Slot machines are designed to trick you

New research reveals their music and sound effects help convey the illusion that you're winning

Topics: Pacific Standard, slot machines, Gambling, Las vegas, Canada, Journal of Gambling Studies, ,

Slot machines are designed to trick you (Credit: Shutterstock/Mircea Maties)
This piece originally appeared on Pacific Standard.

Pacific Standard Does this casino scenario sound familiar? You’re pumping money into a slot machine, very much enjoying the sense that you’re winning more often than you’re losing. Your excitement mounts—right up until that startling, disheartening moment when your money runs out.

How did you misjudge things so badly? It turns out you can’t put all the blame on those complimentary cocktails. Newly published research suggests at least part of the answer involves the slot machine’s music and sound effects.

It seems all those bells and whistles simultaneously perform two functions casino magnates love: They heighten players’ emotional arousal, even as they incite them to “significantly overestimate the number of times they won.”

That’s the conclusion of a research team led by psychologist Mike Dixon of the University of Waterloo, who has extensively studied the psychology of gambling. The researchers report two groups of gamblers experienced less pleasure playing silent slot machines. But they were also better judges of how well they were doing.

Writing in the Journal of Gambling Studies, the researchers describe a phenomenon they call “losses disguised as wins.” On modern slot machines, where gamblers wager simultaneously on several lines, success on any one of those lines will produce the music and sound effects associated with a win.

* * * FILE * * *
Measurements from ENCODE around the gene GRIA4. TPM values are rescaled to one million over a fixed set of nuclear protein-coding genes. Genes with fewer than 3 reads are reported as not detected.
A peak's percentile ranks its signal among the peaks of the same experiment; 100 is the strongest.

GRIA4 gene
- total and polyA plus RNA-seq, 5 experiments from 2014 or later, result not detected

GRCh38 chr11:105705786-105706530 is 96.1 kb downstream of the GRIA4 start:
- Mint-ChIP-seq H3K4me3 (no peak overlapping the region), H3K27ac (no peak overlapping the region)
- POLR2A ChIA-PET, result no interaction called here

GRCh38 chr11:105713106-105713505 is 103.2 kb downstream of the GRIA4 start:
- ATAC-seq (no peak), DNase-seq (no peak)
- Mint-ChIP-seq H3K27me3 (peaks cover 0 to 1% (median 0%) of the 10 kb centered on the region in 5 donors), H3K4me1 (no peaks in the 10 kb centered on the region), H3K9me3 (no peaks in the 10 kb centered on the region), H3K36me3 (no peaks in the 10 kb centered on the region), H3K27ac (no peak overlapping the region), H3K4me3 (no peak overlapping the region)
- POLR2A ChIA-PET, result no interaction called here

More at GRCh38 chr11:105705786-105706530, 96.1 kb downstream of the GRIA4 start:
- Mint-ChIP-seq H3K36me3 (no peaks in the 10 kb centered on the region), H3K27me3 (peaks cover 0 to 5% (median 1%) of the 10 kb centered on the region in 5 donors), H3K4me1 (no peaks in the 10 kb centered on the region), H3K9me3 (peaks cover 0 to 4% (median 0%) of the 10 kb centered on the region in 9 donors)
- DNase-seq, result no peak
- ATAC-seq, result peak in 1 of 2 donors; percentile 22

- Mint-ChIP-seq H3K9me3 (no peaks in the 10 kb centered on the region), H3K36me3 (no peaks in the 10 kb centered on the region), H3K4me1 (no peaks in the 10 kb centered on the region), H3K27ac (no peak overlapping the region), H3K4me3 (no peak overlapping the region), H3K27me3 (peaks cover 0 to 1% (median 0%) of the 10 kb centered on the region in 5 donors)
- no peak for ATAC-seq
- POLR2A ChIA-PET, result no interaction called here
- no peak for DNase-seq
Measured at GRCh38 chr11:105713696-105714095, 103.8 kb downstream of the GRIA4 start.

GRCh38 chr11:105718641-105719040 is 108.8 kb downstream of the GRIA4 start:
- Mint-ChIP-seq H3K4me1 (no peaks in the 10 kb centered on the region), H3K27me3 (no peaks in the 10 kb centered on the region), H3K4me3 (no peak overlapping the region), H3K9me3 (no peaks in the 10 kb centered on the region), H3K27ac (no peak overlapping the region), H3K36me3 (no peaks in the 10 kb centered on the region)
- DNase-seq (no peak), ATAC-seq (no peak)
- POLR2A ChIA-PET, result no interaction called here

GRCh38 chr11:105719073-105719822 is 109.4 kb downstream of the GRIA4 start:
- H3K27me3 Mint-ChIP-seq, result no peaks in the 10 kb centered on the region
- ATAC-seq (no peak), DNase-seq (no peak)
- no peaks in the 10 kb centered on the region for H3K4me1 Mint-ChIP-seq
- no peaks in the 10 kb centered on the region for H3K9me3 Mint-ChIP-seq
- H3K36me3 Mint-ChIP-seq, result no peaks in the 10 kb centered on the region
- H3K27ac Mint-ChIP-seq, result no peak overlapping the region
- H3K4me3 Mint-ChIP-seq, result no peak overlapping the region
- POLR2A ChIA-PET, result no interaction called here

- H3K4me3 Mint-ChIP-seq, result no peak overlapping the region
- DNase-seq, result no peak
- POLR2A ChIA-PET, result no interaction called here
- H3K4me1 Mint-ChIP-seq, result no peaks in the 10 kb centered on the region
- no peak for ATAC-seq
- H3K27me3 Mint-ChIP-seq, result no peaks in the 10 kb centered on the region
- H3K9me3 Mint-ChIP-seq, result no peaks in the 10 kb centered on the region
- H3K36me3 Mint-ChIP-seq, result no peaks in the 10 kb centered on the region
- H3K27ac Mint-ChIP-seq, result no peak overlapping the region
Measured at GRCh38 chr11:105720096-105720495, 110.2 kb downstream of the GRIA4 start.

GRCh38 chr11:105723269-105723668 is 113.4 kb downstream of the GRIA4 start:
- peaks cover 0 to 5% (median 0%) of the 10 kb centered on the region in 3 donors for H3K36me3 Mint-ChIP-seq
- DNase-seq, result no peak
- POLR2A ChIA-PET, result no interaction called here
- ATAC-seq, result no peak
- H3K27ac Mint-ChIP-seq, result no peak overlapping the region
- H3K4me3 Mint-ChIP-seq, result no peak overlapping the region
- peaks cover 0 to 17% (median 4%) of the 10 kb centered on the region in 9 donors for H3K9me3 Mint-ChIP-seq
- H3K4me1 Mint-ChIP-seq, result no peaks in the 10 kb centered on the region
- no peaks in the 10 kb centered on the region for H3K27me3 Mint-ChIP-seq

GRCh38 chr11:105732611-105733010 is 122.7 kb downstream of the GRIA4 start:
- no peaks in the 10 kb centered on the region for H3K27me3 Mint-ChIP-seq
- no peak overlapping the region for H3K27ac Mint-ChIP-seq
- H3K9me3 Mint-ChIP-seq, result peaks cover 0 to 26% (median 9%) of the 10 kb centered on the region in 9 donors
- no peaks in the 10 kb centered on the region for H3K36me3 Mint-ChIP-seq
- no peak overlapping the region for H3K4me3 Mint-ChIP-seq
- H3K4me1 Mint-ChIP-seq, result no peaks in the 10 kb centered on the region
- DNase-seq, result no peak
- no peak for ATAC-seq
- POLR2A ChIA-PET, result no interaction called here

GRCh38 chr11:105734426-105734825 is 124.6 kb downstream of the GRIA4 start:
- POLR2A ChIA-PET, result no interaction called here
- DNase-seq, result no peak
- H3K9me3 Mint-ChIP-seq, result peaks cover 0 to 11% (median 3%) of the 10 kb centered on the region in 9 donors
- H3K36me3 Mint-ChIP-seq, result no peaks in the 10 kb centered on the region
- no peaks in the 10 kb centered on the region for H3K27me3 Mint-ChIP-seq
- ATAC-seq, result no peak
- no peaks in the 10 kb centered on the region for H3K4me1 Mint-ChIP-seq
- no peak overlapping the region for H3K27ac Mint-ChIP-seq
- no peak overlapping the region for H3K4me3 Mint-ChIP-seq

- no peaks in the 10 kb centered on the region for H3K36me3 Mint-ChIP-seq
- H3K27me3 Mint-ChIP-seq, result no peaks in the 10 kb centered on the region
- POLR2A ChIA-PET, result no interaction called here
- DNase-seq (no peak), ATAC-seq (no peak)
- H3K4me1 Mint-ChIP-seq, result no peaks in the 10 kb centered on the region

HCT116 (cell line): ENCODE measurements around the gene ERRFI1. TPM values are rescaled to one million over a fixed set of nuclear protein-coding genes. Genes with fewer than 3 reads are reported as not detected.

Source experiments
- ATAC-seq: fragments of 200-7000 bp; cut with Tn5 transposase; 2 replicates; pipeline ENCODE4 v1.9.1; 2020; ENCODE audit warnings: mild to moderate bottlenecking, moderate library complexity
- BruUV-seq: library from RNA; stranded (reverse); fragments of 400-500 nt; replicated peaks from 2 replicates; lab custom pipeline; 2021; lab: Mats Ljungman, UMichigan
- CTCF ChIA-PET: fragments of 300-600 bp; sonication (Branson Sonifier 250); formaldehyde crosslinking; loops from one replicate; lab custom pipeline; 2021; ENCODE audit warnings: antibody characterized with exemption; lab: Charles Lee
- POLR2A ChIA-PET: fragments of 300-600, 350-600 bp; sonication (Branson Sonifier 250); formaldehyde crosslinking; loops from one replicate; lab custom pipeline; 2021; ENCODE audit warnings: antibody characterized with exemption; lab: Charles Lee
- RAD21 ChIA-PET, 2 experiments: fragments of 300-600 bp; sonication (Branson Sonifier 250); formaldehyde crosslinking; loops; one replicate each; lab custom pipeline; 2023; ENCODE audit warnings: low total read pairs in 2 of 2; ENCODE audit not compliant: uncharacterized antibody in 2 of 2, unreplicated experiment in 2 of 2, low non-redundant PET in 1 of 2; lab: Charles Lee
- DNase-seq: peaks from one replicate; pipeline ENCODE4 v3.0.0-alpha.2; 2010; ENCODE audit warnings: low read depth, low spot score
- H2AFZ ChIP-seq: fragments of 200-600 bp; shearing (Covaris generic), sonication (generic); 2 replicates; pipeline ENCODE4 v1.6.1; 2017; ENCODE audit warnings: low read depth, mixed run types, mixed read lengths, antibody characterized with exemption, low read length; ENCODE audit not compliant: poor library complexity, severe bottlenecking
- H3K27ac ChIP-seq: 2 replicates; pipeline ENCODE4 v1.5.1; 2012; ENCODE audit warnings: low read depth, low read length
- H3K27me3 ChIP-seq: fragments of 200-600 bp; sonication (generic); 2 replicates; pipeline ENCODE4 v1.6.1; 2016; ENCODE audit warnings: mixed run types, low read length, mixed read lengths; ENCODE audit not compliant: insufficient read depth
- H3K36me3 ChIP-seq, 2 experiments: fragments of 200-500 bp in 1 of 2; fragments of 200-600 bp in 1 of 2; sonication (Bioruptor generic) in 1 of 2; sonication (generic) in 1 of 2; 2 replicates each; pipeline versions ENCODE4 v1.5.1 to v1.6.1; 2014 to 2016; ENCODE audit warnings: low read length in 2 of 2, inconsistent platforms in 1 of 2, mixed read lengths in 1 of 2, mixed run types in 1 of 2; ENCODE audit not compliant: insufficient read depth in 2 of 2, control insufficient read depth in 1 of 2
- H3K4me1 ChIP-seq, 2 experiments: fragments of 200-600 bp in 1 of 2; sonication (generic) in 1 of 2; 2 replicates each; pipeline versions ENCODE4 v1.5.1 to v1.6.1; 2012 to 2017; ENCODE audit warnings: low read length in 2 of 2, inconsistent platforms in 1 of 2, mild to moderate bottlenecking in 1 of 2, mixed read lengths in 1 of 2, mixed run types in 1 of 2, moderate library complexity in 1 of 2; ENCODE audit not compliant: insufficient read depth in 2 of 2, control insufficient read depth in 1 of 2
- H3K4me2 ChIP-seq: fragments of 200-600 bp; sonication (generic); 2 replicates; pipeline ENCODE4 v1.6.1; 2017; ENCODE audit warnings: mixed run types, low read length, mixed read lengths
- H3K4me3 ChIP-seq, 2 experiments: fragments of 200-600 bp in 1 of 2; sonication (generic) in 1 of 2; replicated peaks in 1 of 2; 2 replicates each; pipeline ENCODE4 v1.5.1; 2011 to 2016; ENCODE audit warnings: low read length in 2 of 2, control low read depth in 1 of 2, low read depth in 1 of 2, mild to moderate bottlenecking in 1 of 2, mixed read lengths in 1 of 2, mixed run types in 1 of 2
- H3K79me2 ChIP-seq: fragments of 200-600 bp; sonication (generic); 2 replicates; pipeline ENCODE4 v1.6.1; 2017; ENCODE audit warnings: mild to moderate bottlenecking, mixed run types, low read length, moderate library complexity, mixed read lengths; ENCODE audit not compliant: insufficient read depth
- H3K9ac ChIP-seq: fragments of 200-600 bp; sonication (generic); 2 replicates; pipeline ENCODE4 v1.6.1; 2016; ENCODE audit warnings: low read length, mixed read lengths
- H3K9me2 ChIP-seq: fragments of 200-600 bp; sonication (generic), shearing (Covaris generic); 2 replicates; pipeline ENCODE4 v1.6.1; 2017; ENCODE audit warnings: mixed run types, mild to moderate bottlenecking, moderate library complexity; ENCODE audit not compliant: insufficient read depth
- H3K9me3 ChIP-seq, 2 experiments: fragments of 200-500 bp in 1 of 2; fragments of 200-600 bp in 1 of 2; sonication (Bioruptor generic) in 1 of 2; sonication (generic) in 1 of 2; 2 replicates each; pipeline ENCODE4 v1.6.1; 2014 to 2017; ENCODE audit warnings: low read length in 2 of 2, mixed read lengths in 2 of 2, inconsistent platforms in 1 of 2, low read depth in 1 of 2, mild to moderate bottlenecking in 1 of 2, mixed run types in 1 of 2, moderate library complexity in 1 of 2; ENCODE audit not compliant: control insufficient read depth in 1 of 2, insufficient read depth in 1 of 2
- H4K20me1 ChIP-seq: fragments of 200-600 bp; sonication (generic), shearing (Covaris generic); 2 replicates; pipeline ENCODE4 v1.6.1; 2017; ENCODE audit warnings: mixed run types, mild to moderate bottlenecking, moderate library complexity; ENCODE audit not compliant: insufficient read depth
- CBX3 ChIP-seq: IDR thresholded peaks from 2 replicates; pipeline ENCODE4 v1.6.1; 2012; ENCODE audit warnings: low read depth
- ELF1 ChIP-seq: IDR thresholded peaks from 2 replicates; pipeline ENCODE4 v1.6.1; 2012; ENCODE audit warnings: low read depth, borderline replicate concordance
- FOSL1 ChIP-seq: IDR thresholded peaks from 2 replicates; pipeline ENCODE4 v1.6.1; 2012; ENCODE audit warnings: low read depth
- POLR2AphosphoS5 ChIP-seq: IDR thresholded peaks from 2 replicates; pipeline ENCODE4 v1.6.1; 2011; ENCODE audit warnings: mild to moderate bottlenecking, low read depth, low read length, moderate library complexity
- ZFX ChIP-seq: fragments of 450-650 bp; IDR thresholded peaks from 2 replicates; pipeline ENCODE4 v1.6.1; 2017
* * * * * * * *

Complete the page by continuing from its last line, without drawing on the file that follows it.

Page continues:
That holds true even if you lost on all of the other lines, resulting in a net loss on that particular wager. This leaves gamblers with the impression they’re winning (and the incentive to play more), even when they are, in fact, losing money.

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To determine if the music and sound effects exacerbated this costly misconception, the researchers tested 96 regular slot machine players (a bit over half of them male). Most were recruited at the entrance of an Ontario slots venue; the experiment took place in a meeting room upstairs from the slots floor. Others were recruited online and tested at a university laboratory.

All of the participants played a simulated slot machine game, designed to look and sound like the actual machines, while electrodes attached to their skin measured changes in skin conductance (a good signal of emotional arousal). After playing a block of spins with sound, and one without sound, they were asked to estimate the number of times they won more than they wagered.

“The vast majority of players that were tested preferred the playing session where wins were accompanied by sound,” the researchers report. Skin conductance levels confirmed that the music and sound effects made the experience more exciting.

They estimated winning an average of 33 times when the sound was turned off, and 36 times when it was turned on. In fact, they won only 28 times. This suggests that (a) the multi-line game leads to the false impression of winning, and (b) the music and sound effects exacerbate this misconception, raising the rate of overestimation from 15 percent to 24 percent.

So losses are often masked as wins, and sound effects and music “may be an integral component to the disguise,” Dixon and his colleagues conclude. This, they add, helps explain the “persistence that some players experience when playing slot machines.”

Indeed, there are few things more enticing than the sound of winning money—even when it’s an illusion.

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